The Muslims and their buildings favor light, both symbolically and factually, also because there is nothing simpler, plainer and clearer than the truth. Moreover, there is no better secret to a happy and meaningful life than sheer simplicity, sincerity, transparency and honesty, with others and, more importantly, with one’s own self.
By: Dr. Spahic Omer
July 15, 2011
Courtesy Of “IslamiCity”
The performance of Islamic decorative arts is enhanced by ingeniously manipulating light, which is normally admitted in abundance into Islamic buildings through diverse media. Apart from richly illuminating the interior of buildings, thus promoting, among other things, the notion of energy efficient buildings, light is often maximized for the purpose of enhancing the performances of a building’s decorative schemes. Titus Burckhardt wrote that an artist who wishes to express the Islamic ideals, in particular the idea of the ‘unity in existence’ or the ‘unity of the real’ has “three means at his disposal: geometry, which translates unity into the spatial order, rhythm, which reveals it in the temporal order and also indirectly in space, and light which is to visible forms what Being is to limited existence.”
However, Titus Burckhardt continued, “there is no more perfect symbol of the Divine Unity than light. For this reason, the Muslim artist seeks to transform the very stuff he is fashioning into a vibration of light. It is to this end that he covers the interior surfaces of a mosque or palace — and occasionally the outer ones — with mosaics in ceramic tiles. This lining is often confined to the lower part of the walls, as if to dispel their heaviness. It is for the same purpose that the artist transforms other surfaces into perforated reliefs to filter the light. Muqarnas also serve to trap light and diffuse it with the most subtle gradations. Colors reveal the interior richness of light. Light viewed directly is blinding; it is through the harmony of colors that we divine its true nature, which bears every visual phenomenon within itself.”
The notion of light (nur) is very important in Islam. God has likened Himself to light in a Qur’anic chapter called al-Nur, which means Light. In it, God declares that He is the Light of the heavens and the earth (Al-Nur 24:35). A parable of His light is then presented in a breathtaking style. According to Abdullah Yusuf Ali, “the physical light is but a reflection of the true Light in the world of Reality, and that true Light is Allah. We can only think of Allah in terms of our phenomenal experience, and in the phenomenal world, light is the purest thing we know, but physical light has drawbacks incidental to its physical nature…The perfect Light of Allah is free from any such defects.”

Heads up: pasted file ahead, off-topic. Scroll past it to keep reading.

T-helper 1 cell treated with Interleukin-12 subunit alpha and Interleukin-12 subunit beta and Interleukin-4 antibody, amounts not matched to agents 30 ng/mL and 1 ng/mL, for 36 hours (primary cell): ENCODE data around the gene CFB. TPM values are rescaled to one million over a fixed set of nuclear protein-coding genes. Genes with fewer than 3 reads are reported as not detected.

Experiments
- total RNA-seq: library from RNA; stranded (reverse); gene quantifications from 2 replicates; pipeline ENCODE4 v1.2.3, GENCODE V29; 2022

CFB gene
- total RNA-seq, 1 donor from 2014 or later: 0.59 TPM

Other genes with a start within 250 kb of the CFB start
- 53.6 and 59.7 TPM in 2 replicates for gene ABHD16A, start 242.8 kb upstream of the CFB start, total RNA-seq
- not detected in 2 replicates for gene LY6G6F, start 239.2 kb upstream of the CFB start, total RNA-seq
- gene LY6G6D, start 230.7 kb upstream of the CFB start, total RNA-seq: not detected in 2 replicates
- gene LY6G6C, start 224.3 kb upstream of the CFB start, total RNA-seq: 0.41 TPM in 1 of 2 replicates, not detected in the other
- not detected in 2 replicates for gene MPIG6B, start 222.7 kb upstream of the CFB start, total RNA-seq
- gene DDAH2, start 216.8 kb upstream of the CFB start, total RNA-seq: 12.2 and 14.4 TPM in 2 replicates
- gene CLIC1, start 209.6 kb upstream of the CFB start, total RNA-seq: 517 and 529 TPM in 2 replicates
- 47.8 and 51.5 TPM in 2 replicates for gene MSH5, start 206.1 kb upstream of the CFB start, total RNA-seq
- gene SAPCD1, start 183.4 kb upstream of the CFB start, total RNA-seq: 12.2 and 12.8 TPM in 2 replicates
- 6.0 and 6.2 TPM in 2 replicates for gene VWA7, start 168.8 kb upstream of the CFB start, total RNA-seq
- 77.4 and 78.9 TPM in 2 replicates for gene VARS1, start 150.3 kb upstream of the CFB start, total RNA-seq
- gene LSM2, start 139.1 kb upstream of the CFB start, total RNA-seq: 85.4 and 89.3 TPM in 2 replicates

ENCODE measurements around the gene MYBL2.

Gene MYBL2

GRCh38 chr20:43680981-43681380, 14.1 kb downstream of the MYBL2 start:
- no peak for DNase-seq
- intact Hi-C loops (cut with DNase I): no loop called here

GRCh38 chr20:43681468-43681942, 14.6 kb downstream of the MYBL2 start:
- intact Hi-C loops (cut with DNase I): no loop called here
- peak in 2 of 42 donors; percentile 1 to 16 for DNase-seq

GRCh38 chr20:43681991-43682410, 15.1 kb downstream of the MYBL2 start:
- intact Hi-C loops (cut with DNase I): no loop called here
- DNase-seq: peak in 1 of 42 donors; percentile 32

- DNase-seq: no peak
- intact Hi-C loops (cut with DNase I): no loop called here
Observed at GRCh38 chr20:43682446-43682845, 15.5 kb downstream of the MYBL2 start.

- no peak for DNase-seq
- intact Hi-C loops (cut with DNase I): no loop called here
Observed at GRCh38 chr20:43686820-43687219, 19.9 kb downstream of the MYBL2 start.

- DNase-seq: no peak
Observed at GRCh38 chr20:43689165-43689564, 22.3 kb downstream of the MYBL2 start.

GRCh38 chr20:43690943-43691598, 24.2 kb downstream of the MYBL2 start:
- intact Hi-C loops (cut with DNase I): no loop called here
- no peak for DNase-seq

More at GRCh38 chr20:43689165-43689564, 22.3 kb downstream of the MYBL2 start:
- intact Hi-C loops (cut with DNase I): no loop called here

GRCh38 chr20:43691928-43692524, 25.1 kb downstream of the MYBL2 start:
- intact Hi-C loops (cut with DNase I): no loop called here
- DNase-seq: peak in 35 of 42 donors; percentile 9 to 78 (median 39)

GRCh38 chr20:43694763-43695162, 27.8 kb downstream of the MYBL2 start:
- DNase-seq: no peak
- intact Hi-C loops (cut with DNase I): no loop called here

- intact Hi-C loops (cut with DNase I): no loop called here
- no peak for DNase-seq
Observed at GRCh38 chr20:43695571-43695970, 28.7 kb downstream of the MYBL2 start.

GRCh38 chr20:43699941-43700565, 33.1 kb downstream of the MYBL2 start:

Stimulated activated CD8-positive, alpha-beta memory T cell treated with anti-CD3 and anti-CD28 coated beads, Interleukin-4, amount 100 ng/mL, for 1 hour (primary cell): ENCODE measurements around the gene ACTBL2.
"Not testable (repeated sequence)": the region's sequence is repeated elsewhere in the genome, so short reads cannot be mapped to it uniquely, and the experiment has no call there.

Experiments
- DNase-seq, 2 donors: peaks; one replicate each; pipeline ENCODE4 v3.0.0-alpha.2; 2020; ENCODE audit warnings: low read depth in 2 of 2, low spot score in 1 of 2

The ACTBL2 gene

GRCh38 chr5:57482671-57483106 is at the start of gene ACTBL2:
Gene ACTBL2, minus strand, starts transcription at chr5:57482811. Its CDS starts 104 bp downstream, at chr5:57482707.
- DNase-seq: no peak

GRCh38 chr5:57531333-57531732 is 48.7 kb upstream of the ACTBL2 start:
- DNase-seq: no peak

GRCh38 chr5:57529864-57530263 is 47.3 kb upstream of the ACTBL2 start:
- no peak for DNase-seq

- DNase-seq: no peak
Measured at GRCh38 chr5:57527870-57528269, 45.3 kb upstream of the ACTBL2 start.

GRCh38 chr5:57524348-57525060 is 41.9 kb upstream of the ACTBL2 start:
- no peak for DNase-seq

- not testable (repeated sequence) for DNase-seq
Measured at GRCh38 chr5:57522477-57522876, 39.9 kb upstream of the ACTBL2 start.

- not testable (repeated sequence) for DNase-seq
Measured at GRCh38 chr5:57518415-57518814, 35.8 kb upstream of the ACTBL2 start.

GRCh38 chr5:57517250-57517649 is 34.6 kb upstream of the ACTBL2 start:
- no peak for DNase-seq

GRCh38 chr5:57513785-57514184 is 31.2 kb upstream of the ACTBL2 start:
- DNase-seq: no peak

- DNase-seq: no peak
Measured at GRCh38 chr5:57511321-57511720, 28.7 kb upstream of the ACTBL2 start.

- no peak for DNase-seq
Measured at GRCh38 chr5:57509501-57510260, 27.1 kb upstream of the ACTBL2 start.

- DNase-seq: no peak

The Qur’an also identifies divine revelations with nur or light which helps people to walk and persevere on the right path. Accordingly, the main job of prophets was to guide people from darkness to light (Al-Ma’idah 5:15, 5:44). The term nur in the Qur’an is used to express physical, moral and spiritual vision. The job of Satan, on the other hand, is to deceive people and (mis)lead them from light to darkness (Al-Baqarah 2:257). The whole of existence on earth is thus a struggle for supremacy between the forces of good and evil, truth and falsehood, enlightenment and ignorance, civilization and backwardness, vision and blindness, light and darkness.
Since Islamic architecture expresses the worldview of Muslims, light plays such an important role in its realm. It is used not only for illuminating buildings, but also as a decorative medium that helps people achieve the moral and spiritual vision of Islam, in general, and of Islamic decorative arts, in particular. Light also links internal space with general external space. It allows the users of internal spaces, which are generated by man, to stay permanently connected with external space, which is God’s physical realm governed by His physical laws. While both illuminating and beautifying the things fashioned by man, light underscores in its own ways the inconsequentiality, fragility, relativity and imperfection of man, his products and this world. It, at the same time, underscores the omnipotence, perfection, absoluteness, beauty and infinity of God. Everything completely depends on Him and His light and grace for survival, guidance and salvation in both worlds.
The Muslims and their buildings favor light, both symbolically and factually, also because there is nothing simpler, plainer and clearer than the truth. Moreover, there is no better secret to a happy and meaningful life than sheer simplicity, sincerity, transparency and honesty, with others and, more importantly, with one’s own self. There is nothing that symbolizes these notions better than the notion of light, just as there is nothing that symbolizes the opposites better than the notion of darkness. Surely, the life of a true believer is a simple, straightforward and a clearly defined affair, from the beginning till the end. Minimalism in form and appearances, and profundity, wisdom and luminosity in substance, meaning and purpose, it stands to reason, are synonymous with the lifestyle of a believer. A true believer, furthermore, has nothing to hide, camouflage, mystify or veil when it comes to his relationships with his Creator and with his very self and his consciousness.